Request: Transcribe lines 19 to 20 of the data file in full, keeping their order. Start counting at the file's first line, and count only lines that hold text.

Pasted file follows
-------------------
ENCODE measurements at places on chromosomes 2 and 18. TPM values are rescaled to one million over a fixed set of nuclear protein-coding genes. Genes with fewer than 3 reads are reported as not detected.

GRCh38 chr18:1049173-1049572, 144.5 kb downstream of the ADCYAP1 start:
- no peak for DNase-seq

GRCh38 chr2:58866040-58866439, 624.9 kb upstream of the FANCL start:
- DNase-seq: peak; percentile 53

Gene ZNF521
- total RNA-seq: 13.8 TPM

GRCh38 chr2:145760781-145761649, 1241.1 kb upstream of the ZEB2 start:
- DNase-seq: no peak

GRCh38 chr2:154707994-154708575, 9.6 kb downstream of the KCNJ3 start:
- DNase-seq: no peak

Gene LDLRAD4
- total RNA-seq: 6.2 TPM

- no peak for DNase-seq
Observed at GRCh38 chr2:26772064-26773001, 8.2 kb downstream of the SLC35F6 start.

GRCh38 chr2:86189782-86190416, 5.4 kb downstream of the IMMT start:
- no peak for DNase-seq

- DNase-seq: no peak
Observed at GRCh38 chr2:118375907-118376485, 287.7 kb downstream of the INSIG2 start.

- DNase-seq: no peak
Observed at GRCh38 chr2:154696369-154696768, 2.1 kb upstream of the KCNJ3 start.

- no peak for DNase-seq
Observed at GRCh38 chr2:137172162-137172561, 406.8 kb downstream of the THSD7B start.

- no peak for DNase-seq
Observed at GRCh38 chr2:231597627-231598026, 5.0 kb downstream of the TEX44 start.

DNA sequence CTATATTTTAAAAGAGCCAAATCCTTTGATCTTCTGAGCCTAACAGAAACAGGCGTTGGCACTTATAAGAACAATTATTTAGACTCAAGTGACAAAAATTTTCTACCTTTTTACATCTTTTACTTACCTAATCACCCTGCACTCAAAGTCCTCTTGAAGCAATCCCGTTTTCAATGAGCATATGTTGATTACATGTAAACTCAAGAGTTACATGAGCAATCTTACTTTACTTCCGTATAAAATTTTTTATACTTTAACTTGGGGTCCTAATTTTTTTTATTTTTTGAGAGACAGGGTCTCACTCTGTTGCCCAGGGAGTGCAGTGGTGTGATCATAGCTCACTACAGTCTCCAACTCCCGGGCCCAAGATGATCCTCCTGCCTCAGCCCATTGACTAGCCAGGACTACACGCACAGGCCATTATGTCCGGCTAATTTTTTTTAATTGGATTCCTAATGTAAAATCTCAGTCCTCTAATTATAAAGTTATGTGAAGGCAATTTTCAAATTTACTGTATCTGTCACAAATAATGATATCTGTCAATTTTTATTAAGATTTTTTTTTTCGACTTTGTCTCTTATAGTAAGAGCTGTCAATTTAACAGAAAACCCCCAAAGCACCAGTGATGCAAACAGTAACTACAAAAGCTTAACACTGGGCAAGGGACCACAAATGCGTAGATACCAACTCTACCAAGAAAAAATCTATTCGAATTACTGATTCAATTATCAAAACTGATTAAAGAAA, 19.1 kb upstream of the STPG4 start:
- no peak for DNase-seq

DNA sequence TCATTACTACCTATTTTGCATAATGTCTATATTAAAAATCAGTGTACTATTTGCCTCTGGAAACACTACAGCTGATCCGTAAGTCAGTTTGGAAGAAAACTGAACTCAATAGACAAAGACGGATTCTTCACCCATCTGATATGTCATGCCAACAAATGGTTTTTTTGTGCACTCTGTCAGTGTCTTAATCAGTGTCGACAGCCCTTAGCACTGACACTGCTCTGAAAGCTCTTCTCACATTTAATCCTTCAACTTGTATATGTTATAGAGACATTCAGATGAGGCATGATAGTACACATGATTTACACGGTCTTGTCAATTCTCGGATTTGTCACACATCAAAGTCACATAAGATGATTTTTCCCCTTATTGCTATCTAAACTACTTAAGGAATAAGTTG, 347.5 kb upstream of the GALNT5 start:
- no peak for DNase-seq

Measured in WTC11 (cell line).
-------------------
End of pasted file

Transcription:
Observed at GRCh38 chr2:118375907-118376485, 287.7 kb downstream of the INSIG2 start.

- DNase-seq: no peak